Senators News & Notes

In a game where the Sens only showed up for about 30 minutes it’s amazing that they almost came back to tie it (the overall numbers are generous to them in my opinion).  While Ottawa was able to pull off remarkable comebacks against both Boston and especially the Rangers, I don’t think they can afford going down more than a goal against Pittsburgh.  Now that Marc-Andre Fleury is stapled to the bench, even with the Penguins limited defensecorps, it’s not the kind of team you can open the floodgates on (neither the Bruins or Rangers had counterpunchers like Pittsburgh).  That said, the Sens confidence should be high as that was a winnable game and they can certainly play better.


Varada de-mothballed himself and wrote a long piece in response to this week’s Ross A article that echoes what I wrote back in January (thanks for reading boys!).  He argues that part of the problem in Ottawa is that the traditional hockey narrative of rebuilding or competing doesn’t work here (because of ownership) and that this requires a new narrative framework for those writing about the team.  He suggests that:

Ian Mendes does this all the time, covering the incredible story of Jonathan Pitre, or Kyle Turris’ involvement with the Capital City Condors

This is one way to go, although I think the appeal of human interests stories are limited within a sports context.  Personally team performance and particularly team building are what’s interesting (I think the former is the predominant interest for most fans).  To my mind a major reason for the dearth of blogging is the struggle many have in tackling the nuts & bolts of the numbers. Opinion pieces are what paid journalists supply in spades (as does every hockey forum in existence), so for bloggers to replicate that is simply redundant (Senschirp and The Silver Seven get away with it in part because they produce mountains of material–but why read Jeremy Milks talking about “good in the corners” when it’s what Don Brennan writes every column?).  For fans to seek out a blog it needs to be providing something they can’t find elsewhere and I think that played a role in the fading away of much of the Sens blogosphere.  Fortunately for bloggers, winning creates interest, so at least in the short term now is a good time to get back at it (ergo the resurrection of SenShot).  The ebbs and flows of what’s popular are irrelevant to me–this is something I do for fun–if I want viewership I write about anything else (eg here, here, here, etc–all far more popular avenues than writing about the Senators).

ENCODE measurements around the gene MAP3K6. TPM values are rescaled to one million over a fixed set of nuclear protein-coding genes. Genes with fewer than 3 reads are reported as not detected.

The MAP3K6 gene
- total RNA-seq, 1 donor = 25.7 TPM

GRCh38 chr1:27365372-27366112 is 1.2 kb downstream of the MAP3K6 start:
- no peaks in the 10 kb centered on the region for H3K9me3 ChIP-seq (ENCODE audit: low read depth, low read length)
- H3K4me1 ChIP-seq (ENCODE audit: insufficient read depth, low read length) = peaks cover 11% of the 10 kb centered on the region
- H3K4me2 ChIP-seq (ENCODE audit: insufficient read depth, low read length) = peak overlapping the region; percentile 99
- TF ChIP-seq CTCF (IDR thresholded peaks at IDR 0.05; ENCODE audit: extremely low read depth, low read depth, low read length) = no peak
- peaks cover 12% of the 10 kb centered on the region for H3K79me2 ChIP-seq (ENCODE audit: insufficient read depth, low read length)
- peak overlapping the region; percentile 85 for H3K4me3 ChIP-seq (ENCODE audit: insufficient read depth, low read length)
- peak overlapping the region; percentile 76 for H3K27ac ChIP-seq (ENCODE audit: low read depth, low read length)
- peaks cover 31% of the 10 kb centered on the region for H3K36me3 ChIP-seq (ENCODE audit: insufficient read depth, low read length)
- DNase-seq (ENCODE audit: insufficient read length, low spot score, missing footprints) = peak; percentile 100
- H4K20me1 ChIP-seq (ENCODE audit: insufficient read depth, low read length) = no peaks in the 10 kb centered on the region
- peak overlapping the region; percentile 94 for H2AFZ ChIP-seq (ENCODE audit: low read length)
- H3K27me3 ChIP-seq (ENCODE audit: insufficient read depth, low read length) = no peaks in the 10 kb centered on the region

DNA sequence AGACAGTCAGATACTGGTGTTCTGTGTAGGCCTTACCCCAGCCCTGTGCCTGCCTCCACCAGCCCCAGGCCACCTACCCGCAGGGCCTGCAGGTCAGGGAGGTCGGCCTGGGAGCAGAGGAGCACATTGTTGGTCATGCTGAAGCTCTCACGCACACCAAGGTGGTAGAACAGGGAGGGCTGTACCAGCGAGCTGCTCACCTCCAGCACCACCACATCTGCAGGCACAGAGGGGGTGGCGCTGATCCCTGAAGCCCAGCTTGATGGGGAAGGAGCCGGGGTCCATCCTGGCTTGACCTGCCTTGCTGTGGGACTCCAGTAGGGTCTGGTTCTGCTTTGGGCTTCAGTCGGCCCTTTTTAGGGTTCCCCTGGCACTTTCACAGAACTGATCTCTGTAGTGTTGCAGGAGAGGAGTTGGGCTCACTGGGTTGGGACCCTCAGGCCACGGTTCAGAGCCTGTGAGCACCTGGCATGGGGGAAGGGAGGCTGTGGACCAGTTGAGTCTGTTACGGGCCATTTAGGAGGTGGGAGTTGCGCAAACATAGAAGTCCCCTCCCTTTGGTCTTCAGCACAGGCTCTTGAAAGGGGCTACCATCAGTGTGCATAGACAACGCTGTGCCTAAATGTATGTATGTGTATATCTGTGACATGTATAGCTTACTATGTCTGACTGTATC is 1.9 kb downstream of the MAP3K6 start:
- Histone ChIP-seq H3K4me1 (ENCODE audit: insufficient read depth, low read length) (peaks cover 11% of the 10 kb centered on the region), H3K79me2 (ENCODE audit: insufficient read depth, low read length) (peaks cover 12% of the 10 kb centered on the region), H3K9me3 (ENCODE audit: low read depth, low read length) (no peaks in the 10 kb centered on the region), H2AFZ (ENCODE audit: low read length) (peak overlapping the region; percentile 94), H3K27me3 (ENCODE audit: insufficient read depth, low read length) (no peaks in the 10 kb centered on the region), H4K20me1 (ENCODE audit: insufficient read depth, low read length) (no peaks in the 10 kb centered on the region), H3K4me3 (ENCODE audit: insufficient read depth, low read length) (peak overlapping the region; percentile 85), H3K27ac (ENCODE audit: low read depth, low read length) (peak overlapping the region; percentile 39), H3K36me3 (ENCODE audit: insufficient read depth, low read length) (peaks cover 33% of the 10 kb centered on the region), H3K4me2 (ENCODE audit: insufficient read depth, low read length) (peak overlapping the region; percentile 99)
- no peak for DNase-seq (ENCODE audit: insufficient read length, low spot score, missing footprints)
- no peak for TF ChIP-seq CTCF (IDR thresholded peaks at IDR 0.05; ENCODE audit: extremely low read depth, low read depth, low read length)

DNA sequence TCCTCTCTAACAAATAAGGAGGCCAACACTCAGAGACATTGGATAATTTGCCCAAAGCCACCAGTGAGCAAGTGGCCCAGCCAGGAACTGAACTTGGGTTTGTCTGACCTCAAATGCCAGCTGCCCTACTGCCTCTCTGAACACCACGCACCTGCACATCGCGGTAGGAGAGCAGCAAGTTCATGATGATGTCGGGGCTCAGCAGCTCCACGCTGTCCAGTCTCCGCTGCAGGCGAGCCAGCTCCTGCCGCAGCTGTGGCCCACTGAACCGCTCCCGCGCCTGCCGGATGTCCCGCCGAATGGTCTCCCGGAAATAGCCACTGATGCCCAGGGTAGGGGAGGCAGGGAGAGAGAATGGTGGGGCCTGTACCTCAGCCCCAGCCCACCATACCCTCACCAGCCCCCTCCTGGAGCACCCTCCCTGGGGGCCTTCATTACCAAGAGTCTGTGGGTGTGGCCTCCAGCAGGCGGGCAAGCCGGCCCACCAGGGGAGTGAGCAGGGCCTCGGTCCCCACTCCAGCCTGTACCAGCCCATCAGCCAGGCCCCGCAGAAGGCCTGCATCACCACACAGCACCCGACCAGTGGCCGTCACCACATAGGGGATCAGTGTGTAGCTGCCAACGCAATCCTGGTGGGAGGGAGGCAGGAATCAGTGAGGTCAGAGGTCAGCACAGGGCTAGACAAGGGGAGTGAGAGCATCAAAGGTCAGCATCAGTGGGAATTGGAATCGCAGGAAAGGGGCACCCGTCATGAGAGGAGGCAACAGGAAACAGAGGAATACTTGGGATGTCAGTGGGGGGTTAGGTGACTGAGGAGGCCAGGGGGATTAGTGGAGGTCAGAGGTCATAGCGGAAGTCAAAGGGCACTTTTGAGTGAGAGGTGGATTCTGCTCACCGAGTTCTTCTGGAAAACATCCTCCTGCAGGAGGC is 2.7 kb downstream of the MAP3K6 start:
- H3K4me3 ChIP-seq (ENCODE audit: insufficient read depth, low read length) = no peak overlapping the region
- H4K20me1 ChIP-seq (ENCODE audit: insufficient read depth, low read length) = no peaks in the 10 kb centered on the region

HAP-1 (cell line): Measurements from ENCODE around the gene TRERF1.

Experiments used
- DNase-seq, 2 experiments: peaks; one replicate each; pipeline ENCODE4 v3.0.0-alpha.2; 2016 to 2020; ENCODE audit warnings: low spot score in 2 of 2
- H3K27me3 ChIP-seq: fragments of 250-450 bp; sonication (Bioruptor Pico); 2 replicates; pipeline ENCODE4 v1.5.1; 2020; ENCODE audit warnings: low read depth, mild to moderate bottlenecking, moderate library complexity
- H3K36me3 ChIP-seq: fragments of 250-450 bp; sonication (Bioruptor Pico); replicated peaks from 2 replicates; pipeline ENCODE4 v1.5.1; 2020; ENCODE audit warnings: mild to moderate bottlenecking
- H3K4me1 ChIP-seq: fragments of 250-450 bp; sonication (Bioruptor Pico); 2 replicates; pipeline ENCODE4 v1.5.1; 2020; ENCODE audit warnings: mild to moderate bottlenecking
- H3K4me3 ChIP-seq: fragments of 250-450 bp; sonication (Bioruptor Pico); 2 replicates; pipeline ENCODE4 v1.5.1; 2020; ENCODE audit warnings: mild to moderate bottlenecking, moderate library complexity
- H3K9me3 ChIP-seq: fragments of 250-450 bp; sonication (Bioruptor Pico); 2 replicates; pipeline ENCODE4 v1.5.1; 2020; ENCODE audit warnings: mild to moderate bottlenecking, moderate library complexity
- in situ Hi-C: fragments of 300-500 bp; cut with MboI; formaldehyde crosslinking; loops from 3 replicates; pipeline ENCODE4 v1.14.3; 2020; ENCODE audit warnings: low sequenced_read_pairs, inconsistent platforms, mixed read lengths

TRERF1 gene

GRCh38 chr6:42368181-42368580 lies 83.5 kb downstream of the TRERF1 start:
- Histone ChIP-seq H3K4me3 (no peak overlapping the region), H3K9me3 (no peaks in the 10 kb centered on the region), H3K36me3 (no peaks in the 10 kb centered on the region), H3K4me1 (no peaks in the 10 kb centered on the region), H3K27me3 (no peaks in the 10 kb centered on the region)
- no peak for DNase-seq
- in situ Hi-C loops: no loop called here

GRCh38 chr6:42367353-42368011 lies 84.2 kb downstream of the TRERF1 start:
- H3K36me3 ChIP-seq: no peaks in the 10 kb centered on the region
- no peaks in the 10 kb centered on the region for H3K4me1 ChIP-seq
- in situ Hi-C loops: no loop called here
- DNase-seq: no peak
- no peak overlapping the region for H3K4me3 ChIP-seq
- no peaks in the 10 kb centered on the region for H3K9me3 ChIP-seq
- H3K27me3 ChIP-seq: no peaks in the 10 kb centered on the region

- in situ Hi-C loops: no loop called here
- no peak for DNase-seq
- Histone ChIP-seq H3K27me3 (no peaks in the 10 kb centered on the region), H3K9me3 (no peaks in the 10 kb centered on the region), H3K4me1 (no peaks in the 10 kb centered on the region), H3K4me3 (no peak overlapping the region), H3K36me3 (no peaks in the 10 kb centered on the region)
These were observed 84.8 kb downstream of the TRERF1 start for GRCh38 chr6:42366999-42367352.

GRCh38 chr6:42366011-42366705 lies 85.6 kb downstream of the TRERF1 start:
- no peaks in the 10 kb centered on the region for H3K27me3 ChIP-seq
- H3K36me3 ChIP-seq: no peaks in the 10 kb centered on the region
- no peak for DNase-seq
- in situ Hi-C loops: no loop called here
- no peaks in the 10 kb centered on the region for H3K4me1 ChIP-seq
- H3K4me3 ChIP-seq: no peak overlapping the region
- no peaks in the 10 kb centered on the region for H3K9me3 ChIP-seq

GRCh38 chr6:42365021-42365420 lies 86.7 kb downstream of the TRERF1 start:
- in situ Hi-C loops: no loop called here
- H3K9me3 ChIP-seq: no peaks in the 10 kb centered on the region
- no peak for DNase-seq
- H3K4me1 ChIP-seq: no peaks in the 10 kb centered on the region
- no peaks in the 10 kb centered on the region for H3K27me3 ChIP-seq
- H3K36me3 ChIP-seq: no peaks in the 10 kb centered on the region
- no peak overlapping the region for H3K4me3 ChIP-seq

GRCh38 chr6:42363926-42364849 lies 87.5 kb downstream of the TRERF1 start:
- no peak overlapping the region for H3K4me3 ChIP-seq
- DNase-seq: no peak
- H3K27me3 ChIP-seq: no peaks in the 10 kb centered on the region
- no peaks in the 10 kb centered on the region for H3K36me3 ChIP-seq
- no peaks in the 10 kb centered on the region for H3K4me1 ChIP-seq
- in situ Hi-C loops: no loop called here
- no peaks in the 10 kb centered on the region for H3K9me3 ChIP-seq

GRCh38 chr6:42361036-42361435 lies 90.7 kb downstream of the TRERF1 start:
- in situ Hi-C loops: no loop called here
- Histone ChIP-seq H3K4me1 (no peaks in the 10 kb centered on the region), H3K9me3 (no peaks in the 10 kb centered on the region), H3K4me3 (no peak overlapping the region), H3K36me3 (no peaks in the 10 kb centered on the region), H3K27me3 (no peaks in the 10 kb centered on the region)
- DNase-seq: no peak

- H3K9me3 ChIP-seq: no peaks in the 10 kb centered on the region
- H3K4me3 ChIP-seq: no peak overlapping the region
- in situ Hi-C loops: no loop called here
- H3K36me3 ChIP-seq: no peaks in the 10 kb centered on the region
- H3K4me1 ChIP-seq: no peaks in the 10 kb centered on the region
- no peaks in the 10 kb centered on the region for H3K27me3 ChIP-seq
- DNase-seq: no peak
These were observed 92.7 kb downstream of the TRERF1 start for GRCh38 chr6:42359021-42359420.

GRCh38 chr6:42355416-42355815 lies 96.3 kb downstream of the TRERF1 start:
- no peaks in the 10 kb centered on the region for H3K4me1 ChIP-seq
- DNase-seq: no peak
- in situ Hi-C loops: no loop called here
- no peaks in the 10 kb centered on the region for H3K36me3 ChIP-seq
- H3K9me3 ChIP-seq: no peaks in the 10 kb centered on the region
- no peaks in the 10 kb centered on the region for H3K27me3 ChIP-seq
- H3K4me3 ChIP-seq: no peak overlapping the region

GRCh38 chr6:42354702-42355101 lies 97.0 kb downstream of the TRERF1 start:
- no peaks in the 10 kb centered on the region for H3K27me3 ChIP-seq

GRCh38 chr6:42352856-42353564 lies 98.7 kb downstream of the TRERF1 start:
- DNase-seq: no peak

pierre dorion

It’s not surprising that Pierre Dorion was nominated for GM of the Year given where the team is in the playoffs.  As Nichols points out the nomination isn’t remotely meaningful in terms of actually assessing him (it’s about as relevant as Paul MacLean winning coach of the year in 2013).  I am bemused by the fans upset with Nichols about his very mild critique.


Another EU FA was taken off my list as Nashville signed 6’5 Swedish forward Victor Ejdsell, who had a monster season in the Allsvenskan for BIK Karlskoga.  Not from my list, the Leafs signed a couple of Swedish defensemen (23-year old Calle Rosen and 21-year old Andreas Borgman)–the latter was fairly highly ranked by CS in 2013 (#36).


I’m not a fan of hearing the anthem at sporting events, aside from international ones like the Olympics.  Putting aside the history of why it happens (we can thank America), it always struck me as bizarre–my team isn’t representing Canada (other than in the convoluted sense that it’s the only Canadian based team left in the playoffs), the team certainly isn’t comprised only of Canadians, and both anthems don’t cover all who are involved.  There’s nothing inherently patriotic about watching an NHL hockey game–it neither values or devalues what our nation (or any other nation) is about.  The league does not represent a state–it’s simply a corporation doing what businesses do.  Despite all of this the topic of removing it rarely comes up and is never popular.  Julian Garcia was one of a couple of people who raised it last year (granting his article isn’t a particularly engaging piece), but it’s generally a dead letter.  Having the anthem played is such a part of the sporting tradition fans don’t want it to change, so I’m not expecting it to go away any time soon.

This article is written by Peter Levi (@eyeonthesens)